The Diet Drink Puppets

Diet Drink Puppets

Knowing that I have better things to be occupying my time with I offer you this question. Do you ever find yourself insulted or even just generally concerned by advertisements?

I tend to find certain advertisements sexist, something I painfully admit. Normally I let it go because my sense of duty to take my outrage further is usually halted by the simple fact that there is not much I can do about it. There are a few occasions however I find certain advertisements so offensive that I have to speak up. On many forms of media at the moment, there is an advertisement in regard to a certain diet version of a drink that I cannot let pass me by.

You will not find a much of a description of the advertisement here as I find this will be beside the point. The advertisers found the means to their end. As much as I may blame them for their actions, they are but one of many sexist advertisements in our current spot in history. It is not this one advertisement that is the problem but the accumulation of many more ads made in the same vein that is having a negative effect on the perception of women in modern society.

That familiar feeling of readers finding themselves ‘bored now’ of this rant and switching to something else pops into my brain. Unfortunately, this type of reaction is an apathy prevalent in our generation. We cannot complain if we are too busy to bother with a protest of any kind.

Despite the usual problems I have with these ads of the seemingly underweight model drinking the diet drink (with this particular diet drink they have made the models into puppets). They are perfectly sized, beautiful dolls in what is implied to be very expensive clothing and handbags.

Now although I find them offensive, I can see other views on the subject. Why would or how could anyone be bothered to be that offended by puppets? My brain refuses, as usual, to take what it sees at face value and I see deeper implications, different causes and effects. Advertising is so incredibly clever as an industry that is dominated by incredibly clever people. In my opinion the general public either doesn’t understand the harmful effects or they simply choose to be ignorant on the subject. People believe they have their own mind and will not be affected by advertisements unless they so choose. I can be quite certain in my declaration that they are incorrect in this thinking.

No matter how hard we argue that we remain unchanged by them, advertisements are one of the most influential entities in existence. They have wormed their way into every form of media. The pandering is so severe that I can only surmise they know us on a deeper level. For me though there is a certain aspect of advertisement we don’t consider, which most people would label as merely influence. In my own mind, I label as determining, especially when we consider the younger viewer.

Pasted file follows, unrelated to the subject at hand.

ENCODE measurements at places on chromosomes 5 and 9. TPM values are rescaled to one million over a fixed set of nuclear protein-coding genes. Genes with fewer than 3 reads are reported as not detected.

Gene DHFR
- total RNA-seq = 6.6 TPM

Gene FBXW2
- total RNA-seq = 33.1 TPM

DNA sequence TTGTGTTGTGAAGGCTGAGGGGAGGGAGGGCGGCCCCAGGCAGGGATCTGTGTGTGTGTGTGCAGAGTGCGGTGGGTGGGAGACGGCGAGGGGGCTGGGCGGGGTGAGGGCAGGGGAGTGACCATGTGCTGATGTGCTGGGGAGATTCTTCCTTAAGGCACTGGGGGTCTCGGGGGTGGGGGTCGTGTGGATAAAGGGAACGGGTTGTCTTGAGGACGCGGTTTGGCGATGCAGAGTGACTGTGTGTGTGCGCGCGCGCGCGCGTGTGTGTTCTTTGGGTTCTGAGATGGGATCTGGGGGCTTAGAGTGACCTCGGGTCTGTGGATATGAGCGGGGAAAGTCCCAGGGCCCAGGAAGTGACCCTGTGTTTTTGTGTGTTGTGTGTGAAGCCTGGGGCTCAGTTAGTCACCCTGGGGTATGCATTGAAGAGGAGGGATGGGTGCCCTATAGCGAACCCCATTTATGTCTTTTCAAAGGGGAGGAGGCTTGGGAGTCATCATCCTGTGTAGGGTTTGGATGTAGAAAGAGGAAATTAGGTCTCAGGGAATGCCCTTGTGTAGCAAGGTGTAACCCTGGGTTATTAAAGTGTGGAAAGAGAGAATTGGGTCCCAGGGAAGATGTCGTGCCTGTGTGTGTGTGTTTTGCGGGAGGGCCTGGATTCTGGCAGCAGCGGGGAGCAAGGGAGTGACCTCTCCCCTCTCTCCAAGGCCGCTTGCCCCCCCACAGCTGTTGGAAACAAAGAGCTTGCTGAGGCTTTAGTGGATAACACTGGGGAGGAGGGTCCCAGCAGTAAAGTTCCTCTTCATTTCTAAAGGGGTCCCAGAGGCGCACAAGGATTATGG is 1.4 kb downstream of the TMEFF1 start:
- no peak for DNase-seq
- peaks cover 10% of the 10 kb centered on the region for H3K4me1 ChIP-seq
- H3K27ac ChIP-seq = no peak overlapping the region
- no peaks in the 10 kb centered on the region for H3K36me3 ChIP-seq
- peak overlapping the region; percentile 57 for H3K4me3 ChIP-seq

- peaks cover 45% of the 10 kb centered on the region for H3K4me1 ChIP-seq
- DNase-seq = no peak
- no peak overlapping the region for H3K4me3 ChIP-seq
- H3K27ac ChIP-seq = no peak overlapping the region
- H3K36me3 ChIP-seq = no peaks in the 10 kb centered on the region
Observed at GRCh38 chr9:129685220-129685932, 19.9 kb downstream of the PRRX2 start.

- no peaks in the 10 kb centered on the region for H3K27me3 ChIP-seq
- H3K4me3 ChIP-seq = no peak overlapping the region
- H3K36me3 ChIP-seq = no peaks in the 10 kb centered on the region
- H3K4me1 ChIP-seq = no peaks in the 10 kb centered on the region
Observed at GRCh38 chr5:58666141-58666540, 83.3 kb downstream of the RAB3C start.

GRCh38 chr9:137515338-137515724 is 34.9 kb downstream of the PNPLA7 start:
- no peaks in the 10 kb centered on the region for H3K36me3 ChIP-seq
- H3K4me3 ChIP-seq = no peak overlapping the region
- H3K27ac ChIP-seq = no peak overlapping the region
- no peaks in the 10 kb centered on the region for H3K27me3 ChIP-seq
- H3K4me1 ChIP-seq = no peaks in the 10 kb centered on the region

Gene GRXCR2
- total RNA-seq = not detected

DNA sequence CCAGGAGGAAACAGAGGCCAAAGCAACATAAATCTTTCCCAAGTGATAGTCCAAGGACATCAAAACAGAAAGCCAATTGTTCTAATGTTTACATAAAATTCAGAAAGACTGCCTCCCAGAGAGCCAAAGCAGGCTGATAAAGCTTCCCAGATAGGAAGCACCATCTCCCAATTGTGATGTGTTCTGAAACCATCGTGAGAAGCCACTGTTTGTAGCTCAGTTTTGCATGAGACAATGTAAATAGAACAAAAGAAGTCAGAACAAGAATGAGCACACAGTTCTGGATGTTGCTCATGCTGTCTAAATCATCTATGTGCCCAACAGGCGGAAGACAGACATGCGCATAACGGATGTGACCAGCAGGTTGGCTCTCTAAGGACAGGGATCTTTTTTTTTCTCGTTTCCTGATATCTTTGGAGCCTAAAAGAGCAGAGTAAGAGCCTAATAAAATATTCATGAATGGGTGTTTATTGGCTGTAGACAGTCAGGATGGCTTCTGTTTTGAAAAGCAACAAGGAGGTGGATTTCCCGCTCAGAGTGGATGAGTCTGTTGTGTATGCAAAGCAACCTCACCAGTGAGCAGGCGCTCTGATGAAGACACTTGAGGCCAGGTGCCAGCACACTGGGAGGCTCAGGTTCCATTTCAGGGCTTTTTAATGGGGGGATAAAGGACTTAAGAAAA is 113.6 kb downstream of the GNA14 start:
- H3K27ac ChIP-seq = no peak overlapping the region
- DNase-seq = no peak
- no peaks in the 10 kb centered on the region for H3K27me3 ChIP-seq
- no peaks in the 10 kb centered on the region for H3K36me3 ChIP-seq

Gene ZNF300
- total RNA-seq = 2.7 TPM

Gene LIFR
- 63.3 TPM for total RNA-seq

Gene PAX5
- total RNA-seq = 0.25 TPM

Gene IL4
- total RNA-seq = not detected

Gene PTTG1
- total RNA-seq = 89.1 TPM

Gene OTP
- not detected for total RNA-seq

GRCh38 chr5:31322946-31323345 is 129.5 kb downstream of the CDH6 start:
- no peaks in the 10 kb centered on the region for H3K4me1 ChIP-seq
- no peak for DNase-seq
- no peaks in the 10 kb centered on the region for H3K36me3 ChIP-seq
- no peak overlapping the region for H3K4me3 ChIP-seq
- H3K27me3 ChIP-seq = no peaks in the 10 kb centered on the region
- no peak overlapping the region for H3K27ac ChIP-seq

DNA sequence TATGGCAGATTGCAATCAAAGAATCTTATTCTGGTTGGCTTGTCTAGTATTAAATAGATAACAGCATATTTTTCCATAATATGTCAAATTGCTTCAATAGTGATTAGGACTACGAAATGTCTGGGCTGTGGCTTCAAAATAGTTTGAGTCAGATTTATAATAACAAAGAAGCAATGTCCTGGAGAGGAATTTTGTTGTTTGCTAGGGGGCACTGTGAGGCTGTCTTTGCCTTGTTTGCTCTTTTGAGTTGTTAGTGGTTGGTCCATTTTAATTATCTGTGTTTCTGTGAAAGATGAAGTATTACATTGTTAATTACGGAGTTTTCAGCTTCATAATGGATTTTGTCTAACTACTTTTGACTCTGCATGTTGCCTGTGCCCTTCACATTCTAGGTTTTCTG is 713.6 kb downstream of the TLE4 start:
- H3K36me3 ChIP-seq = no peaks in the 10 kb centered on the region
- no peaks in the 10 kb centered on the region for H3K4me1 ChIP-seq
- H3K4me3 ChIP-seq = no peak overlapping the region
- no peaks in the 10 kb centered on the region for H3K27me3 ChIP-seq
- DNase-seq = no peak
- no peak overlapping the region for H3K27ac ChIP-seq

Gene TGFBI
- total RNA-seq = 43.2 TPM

Now the ads I’ve mentioned are on every form of media going at the moment. You’ll find them on television, popular websites, and radio. Young girls can see them and they absorb them more than any adult would care to realise. There are the usual outcries from advertising companies when they are accused,  they just go with the party line of, “Don’t let your children be exposed to the ads if you don’t want them affected by them.”

Excellent point, but what about the mother, aunt, grandmother, older sister etc… in their lives holding the diet drink? They are just as responsible as the big advertisement companies for the development of the child. If they say nothing, they cannot passively blame the ads.

Are we becoming Diet Drink Puppets?

If I have not said it quite clearly enough I will say it now, I do not enjoy the way women are portrayed in the media. It puts me ill at ease. These ads have a hand in shaping the future generations of women. The younger the child the easier it is for advertisements to influence their development. I truly believe that as people grow up, a part of them becomes what they have seen in the media. How much of us really belong to our own subconscious?

This is the danger I see. Are we allowing a generation of girls to grow up thinking they should be like the diet drink puppets? If this is true we are creating a generation of girls who think that their sole purpose in life is to be beautiful and possess expensive clothing.

That is enough of my ranting for now. I am also not that woman who says it’s not ok to be happy being like the diet drink puppets. I would just hope that it was the woman’s choice and not because a boardroom in an advertising company made her that way.

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